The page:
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Director: Ágúst Gudmundsson

Producer: Kristin Atladóttir

Written by: Ágúst Gudmundsson, based on the novel by Kristin Marja Baldursdóttir

Cast: Margrét Vilhjálmsdóttir, Ugla Egilsdóttir, Heino Ferch, Hilmir Snær Gud nason, Kristbjörg Kjeld


In The Seagull’s Laughter, the Icelandic landscape is presented as a place of hardened lava beds and dreary coastline. The sky is perpetually gray, the water hopelessly murky, the atmosphere unyielding in its infectious melancholy. And yet, despite all those things (or perhaps because of them), the place seems coldly inviting. There’s a vague element of mystery to the setting that provokes your curiosity even as it tells you to stay away.

The film itself, on the other hand, doesn’t carry with it that air of inscrutability. It’s simply rigid and cold, without the black widow allure of its locale. The mechanics of the story propose a darkly comedic take on gender politics, some deadpan examination of human nature as defined by sexual boundaries. But the laughs come cheap, the cynicism seems forced, and the story eventually collapses under its central conceit: the mistaken belief that sardonic pessimism is the same thing as insight.

As the film begins, Freya (Vilhjálmsdóttir) has just returned home to the Icelandic fishing village where she grew up. After marrying and moving to New York with an American soldier, she’s back, a widow in her mid-twenties. She isn’t really forthcoming on how her husband died, and this is the filmmakers’ shorthand to let us know that we should be suspicious from the outset. Vilhjálmsdóttir plays Freya’s furtiveness well, downplaying the shifty-eyes cliché and instead going for a subtle evasiveness that clues us in to how practiced a liar Freya is. Her looks help, too. She truly is a beautiful woman, but it’s a stealthy beauty, the kind that allows someone to display his or her dark motives out in the open and still not get caught. Freya is hiding in plain sight, and Vilhjálmsdóttir understands perfectly how she operates. She completely inhabits a character that is inherently untrustworthy but a master of manipulation who can gain the trust of anyone she chooses.

Freya’s 11-year-old cousin Agga (Egilsdóttir), though, is the one person who doesn’t swallow Freya’s bullshit. The film is seen through Agga’s eyes, filtered through her own precocity and feisty arrogance. She sees Freya as a predator, a sexual ice queen whose superiority over those around her is enabled by the men who become infatuated with her. (Freya is also the name of the goddess of love in Old Norse mythology, and you better believe the film milks that concept for all it’s worth.) Soon, Freya’s best friend’s husband is dead, and Agga suspects Freya of murdering him. Unable to prove it, Agga instead begins to mope around while quietly scrutinizing Freya’s behavior more than ever.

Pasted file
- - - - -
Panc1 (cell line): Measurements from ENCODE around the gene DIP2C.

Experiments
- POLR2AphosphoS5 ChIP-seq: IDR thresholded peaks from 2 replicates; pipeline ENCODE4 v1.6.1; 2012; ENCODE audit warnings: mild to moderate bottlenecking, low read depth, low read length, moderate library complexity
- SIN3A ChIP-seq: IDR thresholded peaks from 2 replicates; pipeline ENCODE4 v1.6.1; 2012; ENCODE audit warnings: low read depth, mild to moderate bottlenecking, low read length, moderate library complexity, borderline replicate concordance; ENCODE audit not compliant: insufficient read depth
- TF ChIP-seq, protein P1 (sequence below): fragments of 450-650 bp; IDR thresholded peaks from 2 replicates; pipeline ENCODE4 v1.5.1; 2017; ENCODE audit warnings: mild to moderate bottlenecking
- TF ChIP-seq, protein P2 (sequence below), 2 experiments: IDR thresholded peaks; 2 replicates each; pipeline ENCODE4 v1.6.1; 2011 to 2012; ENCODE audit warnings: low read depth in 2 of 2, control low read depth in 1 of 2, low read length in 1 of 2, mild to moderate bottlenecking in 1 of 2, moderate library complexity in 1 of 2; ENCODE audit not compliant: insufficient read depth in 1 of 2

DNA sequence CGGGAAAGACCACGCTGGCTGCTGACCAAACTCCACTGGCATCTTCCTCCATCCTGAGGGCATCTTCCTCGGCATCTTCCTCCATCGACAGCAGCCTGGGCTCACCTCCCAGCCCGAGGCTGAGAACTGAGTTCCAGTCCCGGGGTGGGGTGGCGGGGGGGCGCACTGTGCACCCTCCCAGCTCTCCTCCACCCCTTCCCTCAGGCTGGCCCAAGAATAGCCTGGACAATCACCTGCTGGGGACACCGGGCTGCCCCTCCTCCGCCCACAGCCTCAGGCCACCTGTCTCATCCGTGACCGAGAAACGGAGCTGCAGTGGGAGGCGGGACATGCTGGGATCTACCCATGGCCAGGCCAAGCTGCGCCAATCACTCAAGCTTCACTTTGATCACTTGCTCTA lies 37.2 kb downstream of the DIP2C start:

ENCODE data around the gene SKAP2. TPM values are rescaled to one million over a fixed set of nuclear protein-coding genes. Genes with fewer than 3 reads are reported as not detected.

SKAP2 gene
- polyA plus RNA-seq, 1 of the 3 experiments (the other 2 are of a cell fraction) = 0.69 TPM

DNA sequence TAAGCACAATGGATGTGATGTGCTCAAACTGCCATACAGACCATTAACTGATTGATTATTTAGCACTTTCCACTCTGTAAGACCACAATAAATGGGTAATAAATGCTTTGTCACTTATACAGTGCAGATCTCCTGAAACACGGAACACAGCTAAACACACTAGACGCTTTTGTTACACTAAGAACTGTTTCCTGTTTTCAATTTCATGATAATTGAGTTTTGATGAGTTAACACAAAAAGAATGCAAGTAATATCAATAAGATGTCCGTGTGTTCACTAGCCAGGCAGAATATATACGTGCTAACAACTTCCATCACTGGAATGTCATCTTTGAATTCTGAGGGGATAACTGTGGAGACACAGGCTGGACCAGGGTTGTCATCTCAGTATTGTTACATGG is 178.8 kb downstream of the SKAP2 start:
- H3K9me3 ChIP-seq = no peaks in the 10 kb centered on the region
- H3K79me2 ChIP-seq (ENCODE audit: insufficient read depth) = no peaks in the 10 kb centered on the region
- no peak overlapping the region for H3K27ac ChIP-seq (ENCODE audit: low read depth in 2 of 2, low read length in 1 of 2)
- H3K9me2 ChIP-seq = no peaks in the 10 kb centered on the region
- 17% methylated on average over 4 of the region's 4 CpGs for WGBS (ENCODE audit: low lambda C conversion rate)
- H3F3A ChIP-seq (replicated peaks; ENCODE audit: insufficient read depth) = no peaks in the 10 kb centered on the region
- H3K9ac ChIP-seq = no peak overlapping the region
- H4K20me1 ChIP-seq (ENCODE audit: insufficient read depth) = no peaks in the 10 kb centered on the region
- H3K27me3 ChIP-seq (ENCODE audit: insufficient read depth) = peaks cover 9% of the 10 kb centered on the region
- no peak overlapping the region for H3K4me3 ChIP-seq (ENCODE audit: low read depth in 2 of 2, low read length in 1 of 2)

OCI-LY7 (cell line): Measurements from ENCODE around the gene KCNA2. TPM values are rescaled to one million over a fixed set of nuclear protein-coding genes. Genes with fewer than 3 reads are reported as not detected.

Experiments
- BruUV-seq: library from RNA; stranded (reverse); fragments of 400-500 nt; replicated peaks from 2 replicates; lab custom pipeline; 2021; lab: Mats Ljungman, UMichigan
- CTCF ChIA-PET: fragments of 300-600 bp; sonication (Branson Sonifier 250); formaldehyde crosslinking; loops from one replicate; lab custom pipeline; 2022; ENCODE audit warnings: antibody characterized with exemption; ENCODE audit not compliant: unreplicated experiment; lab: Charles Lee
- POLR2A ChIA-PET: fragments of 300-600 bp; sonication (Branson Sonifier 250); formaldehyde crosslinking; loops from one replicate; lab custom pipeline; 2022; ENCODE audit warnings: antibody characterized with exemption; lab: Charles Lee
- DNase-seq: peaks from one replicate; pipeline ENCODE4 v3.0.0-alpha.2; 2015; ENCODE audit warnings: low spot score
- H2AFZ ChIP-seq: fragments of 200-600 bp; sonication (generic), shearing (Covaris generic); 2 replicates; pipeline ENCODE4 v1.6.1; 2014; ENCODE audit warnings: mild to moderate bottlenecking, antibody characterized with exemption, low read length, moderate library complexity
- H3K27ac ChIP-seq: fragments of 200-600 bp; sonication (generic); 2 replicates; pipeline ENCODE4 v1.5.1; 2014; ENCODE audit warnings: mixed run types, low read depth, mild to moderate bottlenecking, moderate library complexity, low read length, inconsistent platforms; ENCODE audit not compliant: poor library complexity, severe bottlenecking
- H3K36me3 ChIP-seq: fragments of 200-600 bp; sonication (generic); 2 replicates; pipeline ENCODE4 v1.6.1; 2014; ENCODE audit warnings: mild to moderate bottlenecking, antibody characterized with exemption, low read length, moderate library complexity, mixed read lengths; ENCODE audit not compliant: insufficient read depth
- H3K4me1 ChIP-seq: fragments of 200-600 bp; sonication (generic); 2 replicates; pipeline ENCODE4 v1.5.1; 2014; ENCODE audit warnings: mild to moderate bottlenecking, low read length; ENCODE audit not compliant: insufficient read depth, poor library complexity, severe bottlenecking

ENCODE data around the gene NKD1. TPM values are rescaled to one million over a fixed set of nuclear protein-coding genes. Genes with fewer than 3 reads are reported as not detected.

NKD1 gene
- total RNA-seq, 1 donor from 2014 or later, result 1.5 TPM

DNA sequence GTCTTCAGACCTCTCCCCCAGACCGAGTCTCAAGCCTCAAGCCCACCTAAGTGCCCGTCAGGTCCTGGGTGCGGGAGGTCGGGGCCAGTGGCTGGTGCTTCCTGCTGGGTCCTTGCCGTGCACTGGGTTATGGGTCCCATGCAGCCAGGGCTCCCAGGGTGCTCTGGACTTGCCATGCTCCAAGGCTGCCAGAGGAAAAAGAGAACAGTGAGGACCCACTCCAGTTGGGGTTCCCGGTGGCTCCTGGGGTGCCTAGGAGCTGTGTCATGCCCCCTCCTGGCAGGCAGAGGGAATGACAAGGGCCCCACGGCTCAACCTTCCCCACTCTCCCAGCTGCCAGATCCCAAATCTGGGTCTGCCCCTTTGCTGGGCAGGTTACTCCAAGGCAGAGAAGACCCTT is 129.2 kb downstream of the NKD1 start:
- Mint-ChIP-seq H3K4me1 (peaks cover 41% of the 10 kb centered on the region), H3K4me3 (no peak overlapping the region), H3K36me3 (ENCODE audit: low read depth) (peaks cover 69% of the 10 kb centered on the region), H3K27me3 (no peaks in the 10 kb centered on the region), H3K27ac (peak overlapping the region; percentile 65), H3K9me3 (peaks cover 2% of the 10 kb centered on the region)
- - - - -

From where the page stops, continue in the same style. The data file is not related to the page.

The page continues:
Agga isn’t a pleasant character, or particularly interesting either, and by making her perspective ours, the film plods forward with a glaring insolence that becomes the script’s central problem. Likeability isn’t necessary in a main character, but the ability to empathize with him or her is. But the way the filmmakers present her, Agga is such a sullen brat, so self-importantly annoyed, that The Seagull’s Laughter itself begins to come off as indignant and harsh. In the end, the film wants to define womanhood as a compromise of principles, as a communal agreement to stick together even if it means breaking the rules. Which is fine, if that’s the message the filmmakers want to get across. It’s definitely a concept with an ambiguous bent, something the film could use more of. But when a statement like that is made with the kind of animus and resentment that The Seagull’s Laughter is dripping with, it does itself a disservice. Because you can’t make a point through clenched teeth.

—Cole Sowell


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